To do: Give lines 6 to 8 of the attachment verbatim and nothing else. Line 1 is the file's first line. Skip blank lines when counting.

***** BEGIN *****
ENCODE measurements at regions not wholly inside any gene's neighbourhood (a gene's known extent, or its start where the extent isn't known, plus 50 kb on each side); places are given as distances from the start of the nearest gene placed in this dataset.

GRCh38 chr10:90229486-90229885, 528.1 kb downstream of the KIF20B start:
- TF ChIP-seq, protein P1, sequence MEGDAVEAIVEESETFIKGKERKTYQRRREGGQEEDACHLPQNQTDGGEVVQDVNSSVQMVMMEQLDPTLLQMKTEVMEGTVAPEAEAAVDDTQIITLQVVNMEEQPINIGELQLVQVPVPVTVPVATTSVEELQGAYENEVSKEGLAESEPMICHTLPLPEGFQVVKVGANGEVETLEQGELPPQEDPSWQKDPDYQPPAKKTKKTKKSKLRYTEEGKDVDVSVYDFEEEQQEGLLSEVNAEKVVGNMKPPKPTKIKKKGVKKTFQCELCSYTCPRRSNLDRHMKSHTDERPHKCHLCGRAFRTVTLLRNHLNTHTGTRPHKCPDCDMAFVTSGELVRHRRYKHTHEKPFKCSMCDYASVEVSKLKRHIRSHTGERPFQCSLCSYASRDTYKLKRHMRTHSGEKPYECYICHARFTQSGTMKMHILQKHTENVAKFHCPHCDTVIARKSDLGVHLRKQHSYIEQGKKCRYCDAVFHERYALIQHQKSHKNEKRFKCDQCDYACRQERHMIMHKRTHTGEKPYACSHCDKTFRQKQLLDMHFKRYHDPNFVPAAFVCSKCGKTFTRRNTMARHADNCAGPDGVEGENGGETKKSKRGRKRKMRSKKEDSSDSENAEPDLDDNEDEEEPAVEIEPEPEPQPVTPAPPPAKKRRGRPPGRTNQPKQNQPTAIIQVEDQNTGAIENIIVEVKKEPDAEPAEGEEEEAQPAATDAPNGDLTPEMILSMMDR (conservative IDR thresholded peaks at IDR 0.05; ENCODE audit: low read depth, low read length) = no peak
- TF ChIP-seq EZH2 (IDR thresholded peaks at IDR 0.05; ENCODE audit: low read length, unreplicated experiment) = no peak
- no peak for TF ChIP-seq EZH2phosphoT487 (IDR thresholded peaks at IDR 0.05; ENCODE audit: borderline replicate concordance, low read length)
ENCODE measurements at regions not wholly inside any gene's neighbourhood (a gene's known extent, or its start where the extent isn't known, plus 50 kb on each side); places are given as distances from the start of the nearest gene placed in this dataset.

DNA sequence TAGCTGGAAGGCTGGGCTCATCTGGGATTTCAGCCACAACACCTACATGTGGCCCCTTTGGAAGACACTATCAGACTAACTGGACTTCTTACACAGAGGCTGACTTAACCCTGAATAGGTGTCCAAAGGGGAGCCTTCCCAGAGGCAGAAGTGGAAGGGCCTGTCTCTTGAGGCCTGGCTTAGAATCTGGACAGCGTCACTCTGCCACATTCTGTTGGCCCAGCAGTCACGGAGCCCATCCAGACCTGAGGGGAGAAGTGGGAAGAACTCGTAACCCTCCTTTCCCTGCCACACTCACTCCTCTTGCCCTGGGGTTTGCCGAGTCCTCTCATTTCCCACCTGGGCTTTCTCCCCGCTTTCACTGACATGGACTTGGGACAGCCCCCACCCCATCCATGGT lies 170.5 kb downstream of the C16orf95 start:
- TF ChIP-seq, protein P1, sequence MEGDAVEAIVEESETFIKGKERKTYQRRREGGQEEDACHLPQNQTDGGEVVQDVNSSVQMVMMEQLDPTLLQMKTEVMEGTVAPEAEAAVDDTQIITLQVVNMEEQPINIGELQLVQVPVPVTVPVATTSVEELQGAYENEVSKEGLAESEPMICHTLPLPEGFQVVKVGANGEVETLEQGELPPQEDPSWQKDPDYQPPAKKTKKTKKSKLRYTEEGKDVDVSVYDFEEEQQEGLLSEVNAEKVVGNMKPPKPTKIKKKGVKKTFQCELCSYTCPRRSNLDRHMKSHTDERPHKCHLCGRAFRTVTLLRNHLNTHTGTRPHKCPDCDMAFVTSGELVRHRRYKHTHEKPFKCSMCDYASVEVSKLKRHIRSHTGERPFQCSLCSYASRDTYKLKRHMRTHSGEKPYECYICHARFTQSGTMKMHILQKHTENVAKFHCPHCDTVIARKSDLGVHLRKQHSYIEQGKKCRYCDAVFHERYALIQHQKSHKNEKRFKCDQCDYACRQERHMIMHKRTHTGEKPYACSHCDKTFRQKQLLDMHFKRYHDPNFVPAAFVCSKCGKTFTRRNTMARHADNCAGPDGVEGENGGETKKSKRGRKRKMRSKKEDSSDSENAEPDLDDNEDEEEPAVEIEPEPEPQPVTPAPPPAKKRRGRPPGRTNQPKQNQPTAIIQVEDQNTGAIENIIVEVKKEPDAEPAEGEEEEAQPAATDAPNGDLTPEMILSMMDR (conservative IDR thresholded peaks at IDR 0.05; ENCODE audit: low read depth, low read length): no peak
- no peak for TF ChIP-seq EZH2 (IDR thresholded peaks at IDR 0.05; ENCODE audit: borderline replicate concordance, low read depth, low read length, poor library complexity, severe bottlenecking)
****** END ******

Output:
ENCODE measurements at regions not wholly inside any gene's neighbourhood (a gene's known extent, or its start where the extent isn't known, plus 50 kb on each side); places are given as distances from the start of the nearest gene placed in this dataset.

DNA sequence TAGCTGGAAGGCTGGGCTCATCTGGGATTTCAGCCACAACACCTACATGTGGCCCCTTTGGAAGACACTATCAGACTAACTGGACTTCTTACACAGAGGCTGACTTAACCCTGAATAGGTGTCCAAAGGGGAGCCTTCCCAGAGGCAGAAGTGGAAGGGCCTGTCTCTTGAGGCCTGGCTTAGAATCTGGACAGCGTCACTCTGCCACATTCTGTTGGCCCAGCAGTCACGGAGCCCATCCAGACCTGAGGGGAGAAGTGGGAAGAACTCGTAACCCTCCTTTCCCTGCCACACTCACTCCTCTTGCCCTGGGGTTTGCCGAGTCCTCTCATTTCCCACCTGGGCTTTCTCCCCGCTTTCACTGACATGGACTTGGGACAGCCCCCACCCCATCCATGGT lies 170.5 kb downstream of the C16orf95 start:
- TF ChIP-seq, protein P1, sequence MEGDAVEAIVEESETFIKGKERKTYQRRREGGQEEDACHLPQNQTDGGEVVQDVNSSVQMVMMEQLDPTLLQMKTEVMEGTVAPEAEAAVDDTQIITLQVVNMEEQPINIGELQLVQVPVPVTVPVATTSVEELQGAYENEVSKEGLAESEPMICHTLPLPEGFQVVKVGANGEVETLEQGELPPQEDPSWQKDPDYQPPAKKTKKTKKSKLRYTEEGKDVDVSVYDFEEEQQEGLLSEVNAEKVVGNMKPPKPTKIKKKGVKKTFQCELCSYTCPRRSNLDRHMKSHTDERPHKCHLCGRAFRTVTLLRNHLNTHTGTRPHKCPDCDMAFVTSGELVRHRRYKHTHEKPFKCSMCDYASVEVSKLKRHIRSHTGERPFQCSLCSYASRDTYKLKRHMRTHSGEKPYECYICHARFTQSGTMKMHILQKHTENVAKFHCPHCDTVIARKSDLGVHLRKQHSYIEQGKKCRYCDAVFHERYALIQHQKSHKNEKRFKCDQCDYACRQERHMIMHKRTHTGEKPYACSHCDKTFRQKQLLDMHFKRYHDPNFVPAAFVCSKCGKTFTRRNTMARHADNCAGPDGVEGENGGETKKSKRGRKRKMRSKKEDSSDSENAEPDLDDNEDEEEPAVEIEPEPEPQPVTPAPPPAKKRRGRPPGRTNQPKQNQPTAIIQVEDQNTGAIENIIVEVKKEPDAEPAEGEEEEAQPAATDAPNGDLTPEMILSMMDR (conservative IDR thresholded peaks at IDR 0.05; ENCODE audit: low read depth, low read length): no peak